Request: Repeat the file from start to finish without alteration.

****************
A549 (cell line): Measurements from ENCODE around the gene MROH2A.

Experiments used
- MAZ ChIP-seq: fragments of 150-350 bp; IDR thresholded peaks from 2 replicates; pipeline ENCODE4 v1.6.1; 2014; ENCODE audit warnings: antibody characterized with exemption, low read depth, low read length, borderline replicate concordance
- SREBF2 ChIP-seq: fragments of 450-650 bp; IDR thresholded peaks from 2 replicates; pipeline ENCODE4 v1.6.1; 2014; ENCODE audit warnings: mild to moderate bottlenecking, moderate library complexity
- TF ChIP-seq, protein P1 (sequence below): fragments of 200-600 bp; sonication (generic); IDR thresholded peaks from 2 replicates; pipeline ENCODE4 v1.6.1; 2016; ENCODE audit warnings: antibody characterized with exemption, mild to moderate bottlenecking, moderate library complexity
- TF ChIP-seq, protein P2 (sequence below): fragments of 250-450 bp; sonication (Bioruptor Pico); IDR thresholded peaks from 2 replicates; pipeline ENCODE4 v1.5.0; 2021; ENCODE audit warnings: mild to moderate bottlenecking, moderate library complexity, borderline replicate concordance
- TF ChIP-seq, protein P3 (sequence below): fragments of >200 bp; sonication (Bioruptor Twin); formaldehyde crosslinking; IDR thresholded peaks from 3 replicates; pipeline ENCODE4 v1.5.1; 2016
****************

A549 (cell line): Measurements from ENCODE around the gene MROH2A.

Experiments used
- MAZ ChIP-seq: fragments of 150-350 bp; IDR thresholded peaks from 2 replicates; pipeline ENCODE4 v1.6.1; 2014; ENCODE audit warnings: antibody characterized with exemption, low read depth, low read length, borderline replicate concordance
- SREBF2 ChIP-seq: fragments of 450-650 bp; IDR thresholded peaks from 2 replicates; pipeline ENCODE4 v1.6.1; 2014; ENCODE audit warnings: mild to moderate bottlenecking, moderate library complexity
- TF ChIP-seq, protein P1 (sequence below): fragments of 200-600 bp; sonication (generic); IDR thresholded peaks from 2 replicates; pipeline ENCODE4 v1.6.1; 2016; ENCODE audit warnings: antibody characterized with exemption, mild to moderate bottlenecking, moderate library complexity
- TF ChIP-seq, protein P2 (sequence below): fragments of 250-450 bp; sonication (Bioruptor Pico); IDR thresholded peaks from 2 replicates; pipeline ENCODE4 v1.5.0; 2021; ENCODE audit warnings: mild to moderate bottlenecking, moderate library complexity, borderline replicate concordance
- TF ChIP-seq, protein P3 (sequence below): fragments of >200 bp; sonication (Bioruptor Twin); formaldehyde crosslinking; IDR thresholded peaks from 3 replicates; pipeline ENCODE4 v1.5.1; 2016